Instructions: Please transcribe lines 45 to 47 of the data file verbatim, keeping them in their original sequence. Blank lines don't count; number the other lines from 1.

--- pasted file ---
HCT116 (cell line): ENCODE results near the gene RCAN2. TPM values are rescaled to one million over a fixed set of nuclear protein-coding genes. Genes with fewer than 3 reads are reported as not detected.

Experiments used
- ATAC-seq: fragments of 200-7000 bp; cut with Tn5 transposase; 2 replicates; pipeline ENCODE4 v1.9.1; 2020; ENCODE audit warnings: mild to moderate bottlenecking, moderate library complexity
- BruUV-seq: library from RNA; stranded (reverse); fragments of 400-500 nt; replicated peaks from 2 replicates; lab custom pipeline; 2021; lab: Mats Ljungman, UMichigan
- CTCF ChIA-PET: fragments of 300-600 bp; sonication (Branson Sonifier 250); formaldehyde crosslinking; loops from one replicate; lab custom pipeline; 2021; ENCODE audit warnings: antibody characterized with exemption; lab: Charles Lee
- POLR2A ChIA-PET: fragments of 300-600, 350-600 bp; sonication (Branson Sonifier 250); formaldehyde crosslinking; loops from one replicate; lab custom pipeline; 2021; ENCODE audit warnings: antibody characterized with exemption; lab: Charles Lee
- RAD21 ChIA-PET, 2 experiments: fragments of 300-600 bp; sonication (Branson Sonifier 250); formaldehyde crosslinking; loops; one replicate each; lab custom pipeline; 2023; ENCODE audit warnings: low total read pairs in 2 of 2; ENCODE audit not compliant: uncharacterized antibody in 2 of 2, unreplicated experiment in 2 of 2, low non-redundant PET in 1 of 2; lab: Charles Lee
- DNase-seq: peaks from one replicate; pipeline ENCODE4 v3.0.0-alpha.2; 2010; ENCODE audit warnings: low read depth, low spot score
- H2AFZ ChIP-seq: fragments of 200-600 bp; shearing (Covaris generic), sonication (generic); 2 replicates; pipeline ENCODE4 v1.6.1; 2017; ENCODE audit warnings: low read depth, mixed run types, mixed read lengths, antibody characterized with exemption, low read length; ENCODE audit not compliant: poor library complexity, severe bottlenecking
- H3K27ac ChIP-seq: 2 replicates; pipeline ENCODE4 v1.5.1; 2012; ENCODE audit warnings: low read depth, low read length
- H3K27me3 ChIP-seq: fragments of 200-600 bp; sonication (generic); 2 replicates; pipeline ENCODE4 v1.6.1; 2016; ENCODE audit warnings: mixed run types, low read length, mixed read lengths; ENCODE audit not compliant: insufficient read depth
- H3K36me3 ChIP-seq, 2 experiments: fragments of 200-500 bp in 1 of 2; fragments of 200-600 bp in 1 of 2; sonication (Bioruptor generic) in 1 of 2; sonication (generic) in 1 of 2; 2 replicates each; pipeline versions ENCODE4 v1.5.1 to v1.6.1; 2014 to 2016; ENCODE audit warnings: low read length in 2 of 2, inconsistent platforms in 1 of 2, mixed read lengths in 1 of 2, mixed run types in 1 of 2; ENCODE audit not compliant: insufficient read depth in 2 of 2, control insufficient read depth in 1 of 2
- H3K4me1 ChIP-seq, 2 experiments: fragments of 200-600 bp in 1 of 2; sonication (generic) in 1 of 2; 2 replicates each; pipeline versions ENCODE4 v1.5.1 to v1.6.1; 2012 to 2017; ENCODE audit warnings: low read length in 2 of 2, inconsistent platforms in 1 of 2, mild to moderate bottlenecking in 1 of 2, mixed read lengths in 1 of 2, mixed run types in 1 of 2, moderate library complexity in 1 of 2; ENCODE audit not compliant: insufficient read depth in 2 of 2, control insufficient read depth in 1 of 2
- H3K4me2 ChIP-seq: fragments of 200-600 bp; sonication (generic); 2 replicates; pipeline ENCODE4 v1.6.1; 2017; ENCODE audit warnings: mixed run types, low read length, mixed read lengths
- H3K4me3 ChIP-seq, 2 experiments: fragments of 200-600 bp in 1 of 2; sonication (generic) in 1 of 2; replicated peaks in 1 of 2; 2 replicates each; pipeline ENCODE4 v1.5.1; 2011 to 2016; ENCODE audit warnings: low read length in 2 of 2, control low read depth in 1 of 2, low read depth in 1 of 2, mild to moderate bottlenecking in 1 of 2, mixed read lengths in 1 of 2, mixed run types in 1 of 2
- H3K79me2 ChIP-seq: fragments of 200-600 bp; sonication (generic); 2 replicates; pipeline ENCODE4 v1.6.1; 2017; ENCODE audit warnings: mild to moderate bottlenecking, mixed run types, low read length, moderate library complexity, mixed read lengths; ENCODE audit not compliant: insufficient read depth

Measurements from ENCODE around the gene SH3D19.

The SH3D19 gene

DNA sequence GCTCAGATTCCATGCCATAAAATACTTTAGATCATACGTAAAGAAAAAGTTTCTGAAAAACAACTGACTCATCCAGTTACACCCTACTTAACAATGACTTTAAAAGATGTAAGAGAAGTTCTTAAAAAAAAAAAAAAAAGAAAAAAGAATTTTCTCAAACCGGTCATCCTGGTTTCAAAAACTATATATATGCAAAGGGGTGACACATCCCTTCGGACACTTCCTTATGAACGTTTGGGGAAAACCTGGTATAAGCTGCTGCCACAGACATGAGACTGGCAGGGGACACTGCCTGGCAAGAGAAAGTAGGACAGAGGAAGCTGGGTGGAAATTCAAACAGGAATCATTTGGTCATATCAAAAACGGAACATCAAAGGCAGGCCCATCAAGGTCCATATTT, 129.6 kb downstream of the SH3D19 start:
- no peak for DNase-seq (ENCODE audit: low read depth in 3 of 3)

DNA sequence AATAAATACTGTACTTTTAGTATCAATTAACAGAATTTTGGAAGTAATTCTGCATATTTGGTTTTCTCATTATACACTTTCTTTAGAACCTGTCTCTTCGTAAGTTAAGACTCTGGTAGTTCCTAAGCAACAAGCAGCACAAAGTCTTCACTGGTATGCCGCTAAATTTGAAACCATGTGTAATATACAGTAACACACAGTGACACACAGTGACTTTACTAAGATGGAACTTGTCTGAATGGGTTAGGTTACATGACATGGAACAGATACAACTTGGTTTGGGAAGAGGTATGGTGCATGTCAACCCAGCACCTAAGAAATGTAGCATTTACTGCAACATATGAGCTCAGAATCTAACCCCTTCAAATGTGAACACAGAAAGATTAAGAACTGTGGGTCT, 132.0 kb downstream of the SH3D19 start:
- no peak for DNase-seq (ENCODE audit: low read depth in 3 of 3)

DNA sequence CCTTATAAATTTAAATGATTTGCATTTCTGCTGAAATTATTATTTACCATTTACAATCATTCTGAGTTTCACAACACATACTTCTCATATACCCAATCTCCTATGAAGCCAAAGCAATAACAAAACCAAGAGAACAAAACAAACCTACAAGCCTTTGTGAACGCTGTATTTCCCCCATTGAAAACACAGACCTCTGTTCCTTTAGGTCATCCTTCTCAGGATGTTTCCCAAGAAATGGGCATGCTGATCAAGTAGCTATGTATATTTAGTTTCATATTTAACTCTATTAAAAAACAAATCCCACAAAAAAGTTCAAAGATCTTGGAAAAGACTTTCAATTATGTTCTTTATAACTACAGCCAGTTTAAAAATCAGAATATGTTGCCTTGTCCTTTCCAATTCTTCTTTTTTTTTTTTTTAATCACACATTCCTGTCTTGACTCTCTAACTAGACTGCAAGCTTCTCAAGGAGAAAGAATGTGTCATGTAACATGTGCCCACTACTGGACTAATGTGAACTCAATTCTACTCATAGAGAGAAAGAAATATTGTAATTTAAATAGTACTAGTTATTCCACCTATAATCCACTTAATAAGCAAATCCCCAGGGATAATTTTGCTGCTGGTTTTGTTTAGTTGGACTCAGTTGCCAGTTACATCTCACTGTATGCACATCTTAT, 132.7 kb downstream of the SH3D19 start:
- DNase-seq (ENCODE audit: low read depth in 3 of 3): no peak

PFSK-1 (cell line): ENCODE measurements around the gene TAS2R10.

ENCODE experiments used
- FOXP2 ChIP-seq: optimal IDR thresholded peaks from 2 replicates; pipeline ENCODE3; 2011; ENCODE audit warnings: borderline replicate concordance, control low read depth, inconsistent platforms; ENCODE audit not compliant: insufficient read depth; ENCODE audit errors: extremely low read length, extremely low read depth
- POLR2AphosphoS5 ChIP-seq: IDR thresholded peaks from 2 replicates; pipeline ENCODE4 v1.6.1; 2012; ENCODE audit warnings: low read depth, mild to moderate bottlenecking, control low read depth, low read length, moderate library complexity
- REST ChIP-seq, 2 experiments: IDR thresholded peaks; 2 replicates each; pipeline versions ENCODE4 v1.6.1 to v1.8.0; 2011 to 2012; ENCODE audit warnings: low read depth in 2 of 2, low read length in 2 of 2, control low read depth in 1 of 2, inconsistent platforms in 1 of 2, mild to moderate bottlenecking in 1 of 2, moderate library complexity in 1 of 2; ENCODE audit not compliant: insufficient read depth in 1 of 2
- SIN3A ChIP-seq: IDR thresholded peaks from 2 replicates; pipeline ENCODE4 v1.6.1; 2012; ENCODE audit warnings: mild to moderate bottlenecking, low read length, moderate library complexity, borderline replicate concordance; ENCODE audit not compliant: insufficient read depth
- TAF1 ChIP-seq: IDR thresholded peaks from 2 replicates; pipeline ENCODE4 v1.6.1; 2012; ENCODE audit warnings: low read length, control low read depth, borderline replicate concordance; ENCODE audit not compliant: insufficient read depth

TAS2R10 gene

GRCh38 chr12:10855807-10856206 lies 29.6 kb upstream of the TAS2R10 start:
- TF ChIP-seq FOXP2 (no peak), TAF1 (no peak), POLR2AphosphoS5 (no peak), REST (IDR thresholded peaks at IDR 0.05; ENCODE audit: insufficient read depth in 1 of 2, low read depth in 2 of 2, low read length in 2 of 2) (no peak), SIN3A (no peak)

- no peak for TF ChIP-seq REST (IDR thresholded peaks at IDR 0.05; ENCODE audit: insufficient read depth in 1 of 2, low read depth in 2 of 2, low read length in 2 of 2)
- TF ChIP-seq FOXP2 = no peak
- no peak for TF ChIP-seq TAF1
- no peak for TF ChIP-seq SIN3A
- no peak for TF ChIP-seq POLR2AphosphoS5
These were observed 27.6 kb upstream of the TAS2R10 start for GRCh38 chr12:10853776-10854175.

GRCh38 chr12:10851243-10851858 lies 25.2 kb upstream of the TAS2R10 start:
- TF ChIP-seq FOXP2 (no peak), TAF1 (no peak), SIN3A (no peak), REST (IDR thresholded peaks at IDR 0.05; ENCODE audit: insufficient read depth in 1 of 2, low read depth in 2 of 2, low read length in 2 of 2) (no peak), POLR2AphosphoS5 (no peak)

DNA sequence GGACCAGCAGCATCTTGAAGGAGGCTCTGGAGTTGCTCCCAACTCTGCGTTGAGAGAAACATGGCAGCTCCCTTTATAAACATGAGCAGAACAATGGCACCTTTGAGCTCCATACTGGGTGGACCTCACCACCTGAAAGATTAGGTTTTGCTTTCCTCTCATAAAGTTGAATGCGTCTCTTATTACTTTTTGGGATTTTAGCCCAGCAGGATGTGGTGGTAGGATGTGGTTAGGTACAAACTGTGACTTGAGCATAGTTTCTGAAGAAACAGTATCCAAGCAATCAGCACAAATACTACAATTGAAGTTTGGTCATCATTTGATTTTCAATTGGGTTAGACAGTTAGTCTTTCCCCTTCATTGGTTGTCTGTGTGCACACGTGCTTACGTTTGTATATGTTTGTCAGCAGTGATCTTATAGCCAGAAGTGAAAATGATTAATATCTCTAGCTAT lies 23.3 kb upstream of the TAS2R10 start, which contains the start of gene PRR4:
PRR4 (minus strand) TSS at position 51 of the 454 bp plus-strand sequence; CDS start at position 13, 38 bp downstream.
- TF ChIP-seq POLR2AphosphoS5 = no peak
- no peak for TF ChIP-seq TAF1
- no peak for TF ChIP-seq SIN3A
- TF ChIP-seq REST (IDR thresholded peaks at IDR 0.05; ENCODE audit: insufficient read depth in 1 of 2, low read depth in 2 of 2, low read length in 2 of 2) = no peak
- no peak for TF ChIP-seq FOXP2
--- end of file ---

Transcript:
- TF ChIP-seq POLR2AphosphoS5 = no peak
- no peak for TF ChIP-seq TAF1
- no peak for TF ChIP-seq SIN3A